New Book: VMware Server and VMware Player

    Dennis Zimmer’s new  book covering VMware’s free virtualization products is now available: VMware Server and VMware Player. The way forward for Virtualization. It’s an update and translation of his original version in German. More information can be found at his site VMuser.com, including a table of contents, an index, and three free chapters on Virtual Networks, VMware Tools, and VMware Server.

    Via virtualization.info — check out the virtualization.info bookstore for information on this and other books. See also the list of books that were at the VMworld bookstore.

    VMware Server on Windows

    Andrew Kutz has been writing some nice material about VMware Server at SearchServerVirtualization.com. His latest: VMware Server on Windows vs. VMware Server on Linux.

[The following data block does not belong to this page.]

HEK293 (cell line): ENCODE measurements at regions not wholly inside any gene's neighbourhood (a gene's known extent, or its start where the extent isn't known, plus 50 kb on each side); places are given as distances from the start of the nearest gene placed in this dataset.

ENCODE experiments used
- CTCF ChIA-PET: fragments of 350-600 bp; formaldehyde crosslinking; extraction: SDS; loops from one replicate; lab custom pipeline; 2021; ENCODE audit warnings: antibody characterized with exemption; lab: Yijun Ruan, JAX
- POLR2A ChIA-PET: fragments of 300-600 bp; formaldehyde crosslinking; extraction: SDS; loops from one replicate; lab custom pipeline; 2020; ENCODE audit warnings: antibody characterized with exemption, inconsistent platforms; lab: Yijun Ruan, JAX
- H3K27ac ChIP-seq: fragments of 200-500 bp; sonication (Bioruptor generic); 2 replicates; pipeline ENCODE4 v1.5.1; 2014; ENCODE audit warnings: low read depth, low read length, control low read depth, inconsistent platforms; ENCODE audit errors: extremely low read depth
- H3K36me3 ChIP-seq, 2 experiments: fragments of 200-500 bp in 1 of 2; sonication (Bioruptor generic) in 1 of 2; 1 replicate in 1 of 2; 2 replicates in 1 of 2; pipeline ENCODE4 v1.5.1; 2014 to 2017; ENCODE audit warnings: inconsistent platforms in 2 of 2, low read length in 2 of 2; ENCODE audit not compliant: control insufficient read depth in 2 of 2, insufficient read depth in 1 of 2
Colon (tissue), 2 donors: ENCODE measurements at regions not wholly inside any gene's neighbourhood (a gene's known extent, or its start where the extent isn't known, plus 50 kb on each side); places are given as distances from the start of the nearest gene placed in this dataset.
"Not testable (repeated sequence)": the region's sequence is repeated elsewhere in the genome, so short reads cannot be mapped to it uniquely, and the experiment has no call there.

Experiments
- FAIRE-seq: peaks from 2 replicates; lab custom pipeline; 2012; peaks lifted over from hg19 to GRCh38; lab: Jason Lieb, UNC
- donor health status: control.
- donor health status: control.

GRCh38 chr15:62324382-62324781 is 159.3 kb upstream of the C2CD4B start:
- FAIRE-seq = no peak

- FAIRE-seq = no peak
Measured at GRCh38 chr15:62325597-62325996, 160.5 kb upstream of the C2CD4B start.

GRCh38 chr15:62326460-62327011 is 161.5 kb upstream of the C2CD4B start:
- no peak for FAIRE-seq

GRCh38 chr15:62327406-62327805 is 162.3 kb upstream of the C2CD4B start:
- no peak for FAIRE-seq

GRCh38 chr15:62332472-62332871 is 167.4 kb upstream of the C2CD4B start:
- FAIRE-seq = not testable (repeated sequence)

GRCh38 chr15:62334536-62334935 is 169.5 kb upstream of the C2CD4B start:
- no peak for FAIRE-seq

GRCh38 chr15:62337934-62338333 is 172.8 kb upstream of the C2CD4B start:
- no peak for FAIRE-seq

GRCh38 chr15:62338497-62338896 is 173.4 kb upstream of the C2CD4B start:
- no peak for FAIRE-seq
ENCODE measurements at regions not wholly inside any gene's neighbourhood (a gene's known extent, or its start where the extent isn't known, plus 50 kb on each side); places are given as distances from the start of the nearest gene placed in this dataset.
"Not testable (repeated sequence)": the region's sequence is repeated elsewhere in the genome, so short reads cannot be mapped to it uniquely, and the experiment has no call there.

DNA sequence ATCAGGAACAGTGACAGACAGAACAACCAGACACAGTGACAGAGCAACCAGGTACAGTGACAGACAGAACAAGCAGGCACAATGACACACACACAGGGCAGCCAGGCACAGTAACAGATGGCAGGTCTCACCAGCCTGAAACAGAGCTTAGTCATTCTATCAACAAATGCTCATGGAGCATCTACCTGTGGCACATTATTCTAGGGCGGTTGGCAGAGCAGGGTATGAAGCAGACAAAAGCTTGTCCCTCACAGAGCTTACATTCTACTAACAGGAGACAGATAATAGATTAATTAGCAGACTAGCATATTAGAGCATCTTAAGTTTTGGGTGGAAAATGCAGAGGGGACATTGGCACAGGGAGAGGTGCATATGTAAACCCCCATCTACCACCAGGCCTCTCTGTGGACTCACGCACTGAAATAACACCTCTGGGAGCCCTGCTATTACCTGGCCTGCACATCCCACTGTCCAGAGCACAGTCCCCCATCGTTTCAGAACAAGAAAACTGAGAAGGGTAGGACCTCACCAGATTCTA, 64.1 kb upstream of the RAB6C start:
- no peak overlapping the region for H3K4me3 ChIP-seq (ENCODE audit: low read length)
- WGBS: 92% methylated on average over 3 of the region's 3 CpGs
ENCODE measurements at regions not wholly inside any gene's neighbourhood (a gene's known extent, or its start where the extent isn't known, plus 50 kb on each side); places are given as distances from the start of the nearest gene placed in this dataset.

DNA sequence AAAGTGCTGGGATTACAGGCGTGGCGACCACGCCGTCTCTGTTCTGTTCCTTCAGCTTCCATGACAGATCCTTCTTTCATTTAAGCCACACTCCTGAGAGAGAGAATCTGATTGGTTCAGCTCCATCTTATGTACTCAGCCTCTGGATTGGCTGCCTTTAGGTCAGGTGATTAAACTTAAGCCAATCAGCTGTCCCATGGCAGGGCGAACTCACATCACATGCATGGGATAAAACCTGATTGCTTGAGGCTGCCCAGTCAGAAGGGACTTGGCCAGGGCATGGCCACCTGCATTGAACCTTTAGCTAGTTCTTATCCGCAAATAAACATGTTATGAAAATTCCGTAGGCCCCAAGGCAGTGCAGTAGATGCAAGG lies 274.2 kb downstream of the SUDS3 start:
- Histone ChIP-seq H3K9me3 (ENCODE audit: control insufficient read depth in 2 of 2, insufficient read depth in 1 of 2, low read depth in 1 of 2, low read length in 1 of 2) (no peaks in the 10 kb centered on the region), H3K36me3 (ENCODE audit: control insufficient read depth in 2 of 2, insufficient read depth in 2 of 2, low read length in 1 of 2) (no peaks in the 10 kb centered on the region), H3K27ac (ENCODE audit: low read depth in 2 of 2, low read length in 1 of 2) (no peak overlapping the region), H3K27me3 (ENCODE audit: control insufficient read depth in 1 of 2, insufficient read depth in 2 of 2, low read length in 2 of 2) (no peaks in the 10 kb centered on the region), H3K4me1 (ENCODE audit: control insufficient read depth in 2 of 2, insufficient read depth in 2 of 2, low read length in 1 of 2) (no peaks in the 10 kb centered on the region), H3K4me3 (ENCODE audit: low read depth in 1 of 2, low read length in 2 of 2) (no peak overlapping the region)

On to happier topics. The biggest reason to host VMware Server on Windows is the host operating system’s manageability. When joined to an Active Directory, Windows can take advantage of centrally managed domain accounts, group policy, SMS and many other must-have features for controlling large pools of servers. The stand-out reasons to run VMware Server on Linux are an easy-to-use command-line interface and the fact that the host OS is free.

    And SSV has put up a nice table of contents to Andrew’s recent 8-part series, VMware on Windows, which includes

    • Introduction: How VMware Server Works
    • Components and preparing the host server
    • Installing Windows and configuration tips
    • Windows security and Internet Information Server
    • SMTP and VMware Server
    • Configuring VMware Server
    • Creating a virtual machine
    • Installing a guest operating system and conclusions